I didn't have wonder under or linen fabric or jumbo rickrack or stuffing, so I used what I had at home. I'm trying to use up what I have already, so I'll have room for new stuff! The polka dot house was crying out for black jumbo rickrack under the roof, but it got the lace trim same as the first one. I used clear bread sacks to stuff the little houses with. The wonder under would have made the fabric lie crisper and would have stopped some of the fraying, but all in all, I think they came out rather wonderful anyway, don't you?
And Merry, since you also like paper arts, have you seen my little paper troll knoll card? I made a couple for my mother and sister one year for their birthdays! They say the way to tell the difference between men and boys is the price of their toys! I think that goes for women too, cause I'm having way too much fun with my sewing machine! LOL!

Saturday, February 9, 2013

Kitchen: Week Two


I've gotten more of the wallpaper off and I had a surprise under the wallpaper -- see the stenciled checks? Do you know how frustrating it is to try to carefully pull off trim, only to have it break into three pieces in your hands? I got most of the trim to come off without breaking, but the piece right by my stove is the piece that broke, sigh! I've been using a kitchen sponge dipped in hot water to moisten the paper as I scrape it off, but one night we decided to run our steam vaporiser in the kitchen until it was postively muggy in there and that seemed to help. Now to get the hubbin up on the step ladder to take off the top bit that I can't reach (I don't want the vertigo that comes with me climbing down the stepladder).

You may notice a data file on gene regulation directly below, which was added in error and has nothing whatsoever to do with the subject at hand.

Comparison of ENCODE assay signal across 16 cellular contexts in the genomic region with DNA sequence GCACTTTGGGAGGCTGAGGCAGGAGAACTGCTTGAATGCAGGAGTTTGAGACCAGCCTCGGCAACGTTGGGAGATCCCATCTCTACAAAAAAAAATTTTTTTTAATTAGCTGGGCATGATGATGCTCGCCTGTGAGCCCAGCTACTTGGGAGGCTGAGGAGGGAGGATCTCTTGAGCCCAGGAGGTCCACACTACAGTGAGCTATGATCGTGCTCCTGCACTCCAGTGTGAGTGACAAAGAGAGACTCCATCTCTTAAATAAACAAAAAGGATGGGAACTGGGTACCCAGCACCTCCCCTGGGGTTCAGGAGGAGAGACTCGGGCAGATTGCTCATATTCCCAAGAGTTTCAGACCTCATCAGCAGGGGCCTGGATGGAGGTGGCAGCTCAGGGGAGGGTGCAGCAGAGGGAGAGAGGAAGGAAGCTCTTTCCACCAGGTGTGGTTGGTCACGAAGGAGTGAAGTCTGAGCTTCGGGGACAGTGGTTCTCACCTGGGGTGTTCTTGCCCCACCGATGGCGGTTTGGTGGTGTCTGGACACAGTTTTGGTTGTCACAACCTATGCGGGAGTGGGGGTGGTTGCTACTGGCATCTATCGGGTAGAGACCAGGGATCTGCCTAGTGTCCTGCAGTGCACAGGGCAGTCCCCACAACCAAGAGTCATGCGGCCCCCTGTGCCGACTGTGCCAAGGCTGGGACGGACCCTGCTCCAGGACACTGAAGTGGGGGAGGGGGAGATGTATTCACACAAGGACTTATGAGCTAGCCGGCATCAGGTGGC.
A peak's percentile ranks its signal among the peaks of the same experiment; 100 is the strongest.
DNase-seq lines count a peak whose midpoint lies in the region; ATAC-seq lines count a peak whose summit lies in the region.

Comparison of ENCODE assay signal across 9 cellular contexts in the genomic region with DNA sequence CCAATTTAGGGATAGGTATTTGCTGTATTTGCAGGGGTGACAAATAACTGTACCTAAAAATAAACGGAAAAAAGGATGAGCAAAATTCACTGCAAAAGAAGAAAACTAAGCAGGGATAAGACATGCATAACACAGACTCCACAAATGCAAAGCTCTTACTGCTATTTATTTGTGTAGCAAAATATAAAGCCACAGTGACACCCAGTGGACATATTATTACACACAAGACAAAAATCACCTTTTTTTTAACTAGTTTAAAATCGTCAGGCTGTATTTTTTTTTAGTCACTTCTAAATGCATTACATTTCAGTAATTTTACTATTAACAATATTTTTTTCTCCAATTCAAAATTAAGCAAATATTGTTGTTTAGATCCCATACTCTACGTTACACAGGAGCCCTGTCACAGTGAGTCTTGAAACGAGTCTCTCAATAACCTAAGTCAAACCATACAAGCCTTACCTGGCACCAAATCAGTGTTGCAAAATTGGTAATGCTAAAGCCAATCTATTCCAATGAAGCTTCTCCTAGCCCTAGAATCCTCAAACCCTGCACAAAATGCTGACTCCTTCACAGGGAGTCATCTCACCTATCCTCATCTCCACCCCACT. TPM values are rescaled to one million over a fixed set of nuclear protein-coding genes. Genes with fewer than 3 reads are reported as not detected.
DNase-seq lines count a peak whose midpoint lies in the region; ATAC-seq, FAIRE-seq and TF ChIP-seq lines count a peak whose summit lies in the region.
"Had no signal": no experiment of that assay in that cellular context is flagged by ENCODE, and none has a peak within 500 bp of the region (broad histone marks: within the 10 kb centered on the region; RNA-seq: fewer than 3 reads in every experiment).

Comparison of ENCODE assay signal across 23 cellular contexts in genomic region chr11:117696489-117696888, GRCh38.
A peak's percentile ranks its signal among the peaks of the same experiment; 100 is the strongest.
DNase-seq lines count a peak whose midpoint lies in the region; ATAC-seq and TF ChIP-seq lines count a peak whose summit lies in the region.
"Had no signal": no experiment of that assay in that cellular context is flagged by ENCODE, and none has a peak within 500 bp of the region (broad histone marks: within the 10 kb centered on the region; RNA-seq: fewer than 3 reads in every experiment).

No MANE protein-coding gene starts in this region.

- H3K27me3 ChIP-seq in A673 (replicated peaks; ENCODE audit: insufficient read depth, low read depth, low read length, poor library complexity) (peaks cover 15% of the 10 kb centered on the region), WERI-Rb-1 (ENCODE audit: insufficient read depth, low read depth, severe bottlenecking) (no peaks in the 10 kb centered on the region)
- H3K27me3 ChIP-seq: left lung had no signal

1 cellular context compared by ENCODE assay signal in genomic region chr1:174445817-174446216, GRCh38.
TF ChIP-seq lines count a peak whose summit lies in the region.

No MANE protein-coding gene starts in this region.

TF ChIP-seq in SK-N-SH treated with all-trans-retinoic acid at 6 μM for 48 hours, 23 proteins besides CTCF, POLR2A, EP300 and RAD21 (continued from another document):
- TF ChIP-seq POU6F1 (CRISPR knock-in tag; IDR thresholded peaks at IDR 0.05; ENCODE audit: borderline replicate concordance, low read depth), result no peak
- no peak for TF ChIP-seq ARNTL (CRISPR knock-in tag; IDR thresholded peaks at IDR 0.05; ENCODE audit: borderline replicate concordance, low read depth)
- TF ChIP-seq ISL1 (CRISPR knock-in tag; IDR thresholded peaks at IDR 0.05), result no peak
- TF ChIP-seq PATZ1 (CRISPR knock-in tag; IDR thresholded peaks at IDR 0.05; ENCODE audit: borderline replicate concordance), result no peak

I also stitched up this pair of bag overhalls. A girlfriend had one and I thought hers was so cute, so I decided I had to have one too. It took quite a few trips to several thrift stores before I located a pair of black toddler sized overhalls (my head is swimming with blue, pink and purple *wink*). I cut the overhalls off just above the crotch, measured out a piece of black and white gingham to match (think rectangle) with a seam allowance, cut and stitch up. The elastic in the bottom casing is 7 inches long.  I also glued red and white gingham ribbon to the hanger above.

Saturday, February 2, 2013

Show Me MO Creativity


 
My husband collects tack pins and he bought this pin for me at a thrift store in Eldon because he thought I would like it. It intrigues me and I'd like to find out why and who it was made for, so Missouri gals and guys, if you know, give a shout out! It's metal, about 1 1/2 inches long and 1 inch wide. Missouri's state motto is "The Show-Me-State" and it is represented as a halo above the fellow's head. Inside the, what I assume are binoculars, is Missouri's state outline and MO, the postal abbreviation for Missouri, inside of that. Then on the T-shirt of this fellow is the word "creativity." All the enameled colors are correct except for the outlines, which in the scanned form shows up black for gold.